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Federal appellate judges on Thursday examined whether the executive branch gets the last word in classifying documents under the Freedom of Information Act's national security exemption.
In oral arguments in Center for International Environmental Law v. U.S. Office of the Trade Representative, the three-judge panel for the U.S. Court of Appeals in Washington, D.C. appeared split on how much deference federal courts must give agencies when they claim that releasing classified documents would harm foreign affairs. The panel is expected to issue an opinion in the coming months.
The case involves a FOIA request for a document used by U.S. trade representatives in failed trade negotiations with several foreign countries. A trial court ordered the agency to release the document, but the government appealed last fall, arguing that disclosing the document could harm its ability to negotiate future agreements and also damage its credibility among other nations.
Under FOIA, courts are required to give some deference to the executive branch’s expertise on matters of foreign affairs when scrutinizing whether they have properly withheld documents under the statute’s national security exemption.
But Martin Wagner, an attorney for the Center for International Environmental Law, argued that the deference given to agencies in the context of FOIA’s national security exemption does not mean that courts are to serve as mere rubber stamps of agency decisions.
In particular, Congress strengthened FOIA in 1974 to permit courts to scrutinize withholdings under FOIA’s national security exemption, Wagner said. The trial court’s ruling that releasing the document would not cause harm to foreign affairs was therefore proper under FOIA, he said.
The government’s attorney, H. Thomas Byron III, disagreed. He argued that in ordering the release of the document, the trial court substituted its judgment for that of experts within the executive branch who are in a better position to understand the potential harm.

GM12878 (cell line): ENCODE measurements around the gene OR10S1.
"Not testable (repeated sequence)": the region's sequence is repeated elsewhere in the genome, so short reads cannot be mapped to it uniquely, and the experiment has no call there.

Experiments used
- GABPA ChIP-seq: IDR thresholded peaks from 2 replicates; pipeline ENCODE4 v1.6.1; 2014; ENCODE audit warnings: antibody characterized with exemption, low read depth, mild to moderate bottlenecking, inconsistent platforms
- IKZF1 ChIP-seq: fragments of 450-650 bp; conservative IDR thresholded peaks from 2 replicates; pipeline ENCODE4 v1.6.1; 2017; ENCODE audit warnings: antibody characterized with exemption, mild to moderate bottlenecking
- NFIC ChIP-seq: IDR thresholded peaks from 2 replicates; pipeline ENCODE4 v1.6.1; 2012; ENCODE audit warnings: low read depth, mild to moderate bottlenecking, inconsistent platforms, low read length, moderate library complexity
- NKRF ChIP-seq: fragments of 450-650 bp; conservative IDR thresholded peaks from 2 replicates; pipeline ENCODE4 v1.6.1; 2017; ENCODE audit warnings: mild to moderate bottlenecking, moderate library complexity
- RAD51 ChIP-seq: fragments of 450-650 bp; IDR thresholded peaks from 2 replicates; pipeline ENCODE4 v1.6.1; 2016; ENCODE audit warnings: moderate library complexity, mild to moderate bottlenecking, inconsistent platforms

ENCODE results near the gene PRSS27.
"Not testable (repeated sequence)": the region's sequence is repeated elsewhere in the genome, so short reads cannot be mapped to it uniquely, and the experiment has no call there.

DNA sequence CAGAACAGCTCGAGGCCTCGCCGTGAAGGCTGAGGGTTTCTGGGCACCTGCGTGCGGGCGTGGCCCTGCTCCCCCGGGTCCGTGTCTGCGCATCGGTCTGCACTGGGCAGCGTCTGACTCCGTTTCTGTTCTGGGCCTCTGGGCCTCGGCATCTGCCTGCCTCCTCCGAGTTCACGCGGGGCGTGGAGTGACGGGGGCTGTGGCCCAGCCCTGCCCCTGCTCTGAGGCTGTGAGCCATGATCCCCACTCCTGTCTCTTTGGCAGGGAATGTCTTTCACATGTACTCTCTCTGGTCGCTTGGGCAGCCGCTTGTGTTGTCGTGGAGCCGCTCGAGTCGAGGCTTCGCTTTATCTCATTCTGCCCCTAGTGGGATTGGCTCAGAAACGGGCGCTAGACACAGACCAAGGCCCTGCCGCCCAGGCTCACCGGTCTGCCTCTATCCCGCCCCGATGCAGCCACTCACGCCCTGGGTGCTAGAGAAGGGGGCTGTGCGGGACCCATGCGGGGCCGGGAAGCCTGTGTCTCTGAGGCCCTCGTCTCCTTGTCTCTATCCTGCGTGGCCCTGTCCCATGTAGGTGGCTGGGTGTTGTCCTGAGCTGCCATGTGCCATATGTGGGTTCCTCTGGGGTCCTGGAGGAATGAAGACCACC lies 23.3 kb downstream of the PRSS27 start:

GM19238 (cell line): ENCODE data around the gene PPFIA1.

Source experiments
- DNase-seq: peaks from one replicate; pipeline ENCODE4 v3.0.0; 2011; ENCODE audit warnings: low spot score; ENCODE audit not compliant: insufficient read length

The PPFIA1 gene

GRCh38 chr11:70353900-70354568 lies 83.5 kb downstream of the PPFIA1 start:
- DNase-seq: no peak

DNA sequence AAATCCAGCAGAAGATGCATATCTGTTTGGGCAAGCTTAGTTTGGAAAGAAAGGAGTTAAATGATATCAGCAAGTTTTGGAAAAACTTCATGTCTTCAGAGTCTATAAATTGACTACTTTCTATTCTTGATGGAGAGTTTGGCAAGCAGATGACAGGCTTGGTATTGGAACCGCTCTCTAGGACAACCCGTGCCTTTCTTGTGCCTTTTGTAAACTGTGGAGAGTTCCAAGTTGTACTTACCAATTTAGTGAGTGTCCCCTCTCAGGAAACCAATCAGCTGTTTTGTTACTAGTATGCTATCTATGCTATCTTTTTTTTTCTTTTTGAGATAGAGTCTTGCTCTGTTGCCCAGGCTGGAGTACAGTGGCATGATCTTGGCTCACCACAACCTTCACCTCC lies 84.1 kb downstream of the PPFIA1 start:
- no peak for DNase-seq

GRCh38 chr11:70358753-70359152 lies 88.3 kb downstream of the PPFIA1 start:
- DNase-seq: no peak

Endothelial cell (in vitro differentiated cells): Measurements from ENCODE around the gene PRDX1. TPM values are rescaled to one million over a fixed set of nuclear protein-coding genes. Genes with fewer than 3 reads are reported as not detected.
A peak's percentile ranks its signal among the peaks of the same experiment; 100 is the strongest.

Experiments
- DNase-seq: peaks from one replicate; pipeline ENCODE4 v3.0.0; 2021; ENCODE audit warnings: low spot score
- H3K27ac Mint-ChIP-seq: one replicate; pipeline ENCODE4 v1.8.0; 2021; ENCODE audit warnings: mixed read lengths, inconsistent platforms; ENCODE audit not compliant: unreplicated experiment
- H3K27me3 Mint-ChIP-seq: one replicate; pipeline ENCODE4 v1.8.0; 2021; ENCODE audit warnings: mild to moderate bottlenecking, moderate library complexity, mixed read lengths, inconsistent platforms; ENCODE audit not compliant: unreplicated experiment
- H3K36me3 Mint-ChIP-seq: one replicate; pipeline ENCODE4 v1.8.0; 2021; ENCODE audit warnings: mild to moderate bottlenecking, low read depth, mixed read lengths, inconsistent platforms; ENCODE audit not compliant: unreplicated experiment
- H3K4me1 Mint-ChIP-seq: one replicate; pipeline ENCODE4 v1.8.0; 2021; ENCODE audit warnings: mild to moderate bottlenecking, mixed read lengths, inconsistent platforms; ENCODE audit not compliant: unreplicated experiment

Judge Brett M. Kavanaugh wondered whether, under Byron’s reasoning, a court could ever order the release of a document.
“When do you think a court could ever disagree?” he asked. “Wouldn’t deference cover 100 percent of the cases?”
Kavanaugh also pointed out that the FOIA amendment compelling courts to scrutinize national security claims passed over a veto by President Gerald Ford in 1974, who voiced concerns similar to those made by Byron that such scrutiny improperly intrudes on the executive branch’s constitutional authority to conduct foreign affairs.
“You don’t think Congress could put courts in the position of second guessing the executive branch?” Kavanaugh asked.
But Judge A. Raymond Randolph appeared hesitant to agree with the trial court, as he seemed to believe the government’s reasons for withholding the document were reasonable.
Wagner responded by arguing that the executive branch should have to do more than identify a small potential of harm before it can withhold records under FOIA.
“There is a cost that comes with democracy,” he said. “You can’t just say we’re going to stub our toe; there has to be real harm.”
The Reporters Committee for Freedom of the Press, along with 32 other media organizations, filed a friend-of-the-court brief in the case in support of the Center for International Environmental Law.
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